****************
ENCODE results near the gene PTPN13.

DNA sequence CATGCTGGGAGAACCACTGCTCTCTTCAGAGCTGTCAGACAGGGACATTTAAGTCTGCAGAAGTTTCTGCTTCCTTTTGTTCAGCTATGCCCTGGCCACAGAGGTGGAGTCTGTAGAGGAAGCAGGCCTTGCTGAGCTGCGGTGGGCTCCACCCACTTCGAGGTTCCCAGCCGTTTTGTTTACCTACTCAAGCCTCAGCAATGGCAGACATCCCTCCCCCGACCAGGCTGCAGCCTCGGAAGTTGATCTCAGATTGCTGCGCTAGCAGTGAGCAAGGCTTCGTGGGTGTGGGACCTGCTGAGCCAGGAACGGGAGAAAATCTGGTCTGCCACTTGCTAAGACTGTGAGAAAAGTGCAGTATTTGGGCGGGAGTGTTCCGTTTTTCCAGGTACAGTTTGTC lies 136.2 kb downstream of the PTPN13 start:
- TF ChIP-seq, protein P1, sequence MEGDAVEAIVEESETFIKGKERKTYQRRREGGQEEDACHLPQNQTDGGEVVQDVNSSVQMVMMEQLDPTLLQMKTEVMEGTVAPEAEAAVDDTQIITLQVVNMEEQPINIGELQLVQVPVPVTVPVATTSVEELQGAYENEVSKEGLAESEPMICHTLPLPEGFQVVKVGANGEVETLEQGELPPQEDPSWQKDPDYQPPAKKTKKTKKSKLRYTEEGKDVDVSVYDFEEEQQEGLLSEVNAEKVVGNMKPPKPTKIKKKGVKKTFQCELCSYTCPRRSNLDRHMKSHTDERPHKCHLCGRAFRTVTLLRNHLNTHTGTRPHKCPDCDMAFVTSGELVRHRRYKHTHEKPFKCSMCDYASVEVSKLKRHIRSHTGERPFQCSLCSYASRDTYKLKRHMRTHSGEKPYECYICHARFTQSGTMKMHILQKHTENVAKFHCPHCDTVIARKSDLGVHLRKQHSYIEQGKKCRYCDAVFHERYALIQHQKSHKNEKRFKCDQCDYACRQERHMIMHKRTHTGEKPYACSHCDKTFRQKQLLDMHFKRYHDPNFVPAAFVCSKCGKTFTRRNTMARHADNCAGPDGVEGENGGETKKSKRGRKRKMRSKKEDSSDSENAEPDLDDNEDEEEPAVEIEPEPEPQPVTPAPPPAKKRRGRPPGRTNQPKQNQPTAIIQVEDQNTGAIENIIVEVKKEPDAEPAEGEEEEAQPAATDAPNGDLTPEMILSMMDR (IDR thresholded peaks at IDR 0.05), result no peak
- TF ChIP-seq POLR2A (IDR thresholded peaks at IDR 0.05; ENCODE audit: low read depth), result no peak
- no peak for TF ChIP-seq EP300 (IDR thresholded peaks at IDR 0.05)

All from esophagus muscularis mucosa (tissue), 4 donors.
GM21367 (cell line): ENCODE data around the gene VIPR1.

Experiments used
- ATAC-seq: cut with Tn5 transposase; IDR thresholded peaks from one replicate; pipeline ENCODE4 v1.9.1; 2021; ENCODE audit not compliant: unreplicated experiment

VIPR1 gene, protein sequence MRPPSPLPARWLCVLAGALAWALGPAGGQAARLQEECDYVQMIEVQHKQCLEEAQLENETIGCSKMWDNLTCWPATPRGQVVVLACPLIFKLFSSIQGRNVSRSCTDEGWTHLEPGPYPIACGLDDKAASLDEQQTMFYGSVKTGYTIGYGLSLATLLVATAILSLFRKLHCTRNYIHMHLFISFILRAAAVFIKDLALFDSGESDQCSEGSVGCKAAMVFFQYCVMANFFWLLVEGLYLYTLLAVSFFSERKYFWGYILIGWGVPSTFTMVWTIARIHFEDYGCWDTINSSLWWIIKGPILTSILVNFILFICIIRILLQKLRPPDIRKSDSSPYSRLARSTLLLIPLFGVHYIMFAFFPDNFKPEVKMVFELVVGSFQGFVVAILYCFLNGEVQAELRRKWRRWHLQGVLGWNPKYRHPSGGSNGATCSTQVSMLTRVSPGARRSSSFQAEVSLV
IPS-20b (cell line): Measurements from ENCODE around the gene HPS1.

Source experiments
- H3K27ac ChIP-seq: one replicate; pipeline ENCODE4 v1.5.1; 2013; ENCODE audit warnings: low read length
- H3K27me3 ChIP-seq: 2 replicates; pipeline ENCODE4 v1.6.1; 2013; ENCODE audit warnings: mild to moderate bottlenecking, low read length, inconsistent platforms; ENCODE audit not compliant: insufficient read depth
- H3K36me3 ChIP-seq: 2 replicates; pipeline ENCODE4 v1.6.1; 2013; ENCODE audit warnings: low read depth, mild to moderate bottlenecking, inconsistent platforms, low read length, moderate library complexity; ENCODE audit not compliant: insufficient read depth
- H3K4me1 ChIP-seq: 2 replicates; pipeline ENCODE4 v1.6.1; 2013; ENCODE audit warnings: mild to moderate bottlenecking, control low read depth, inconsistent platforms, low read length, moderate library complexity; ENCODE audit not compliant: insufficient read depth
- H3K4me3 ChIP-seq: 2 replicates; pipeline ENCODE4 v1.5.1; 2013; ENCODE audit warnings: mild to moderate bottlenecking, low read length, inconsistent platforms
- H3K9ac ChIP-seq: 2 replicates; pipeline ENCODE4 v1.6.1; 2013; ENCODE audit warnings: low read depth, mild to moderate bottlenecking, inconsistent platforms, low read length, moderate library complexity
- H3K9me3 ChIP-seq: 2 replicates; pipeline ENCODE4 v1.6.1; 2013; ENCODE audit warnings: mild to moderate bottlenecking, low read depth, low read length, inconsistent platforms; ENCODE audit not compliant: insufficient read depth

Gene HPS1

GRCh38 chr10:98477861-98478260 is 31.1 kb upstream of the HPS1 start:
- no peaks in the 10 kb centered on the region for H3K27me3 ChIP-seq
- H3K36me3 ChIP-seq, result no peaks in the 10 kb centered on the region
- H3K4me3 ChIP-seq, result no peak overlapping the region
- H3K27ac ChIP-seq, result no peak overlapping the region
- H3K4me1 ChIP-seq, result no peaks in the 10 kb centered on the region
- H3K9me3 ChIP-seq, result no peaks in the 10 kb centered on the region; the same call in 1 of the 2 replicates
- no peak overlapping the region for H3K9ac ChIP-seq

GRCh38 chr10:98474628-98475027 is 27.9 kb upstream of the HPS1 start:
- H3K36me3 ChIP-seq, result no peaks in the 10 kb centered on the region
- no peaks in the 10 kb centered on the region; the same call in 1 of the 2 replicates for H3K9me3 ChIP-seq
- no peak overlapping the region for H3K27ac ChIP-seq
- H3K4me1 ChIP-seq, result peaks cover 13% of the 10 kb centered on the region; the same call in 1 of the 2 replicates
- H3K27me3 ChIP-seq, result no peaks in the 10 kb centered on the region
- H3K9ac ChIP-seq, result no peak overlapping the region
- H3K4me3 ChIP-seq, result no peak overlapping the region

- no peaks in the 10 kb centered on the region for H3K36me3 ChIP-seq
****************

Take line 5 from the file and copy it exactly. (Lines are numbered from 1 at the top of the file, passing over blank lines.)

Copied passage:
- no peak for TF ChIP-seq EP300 (IDR thresholded peaks at IDR 0.05)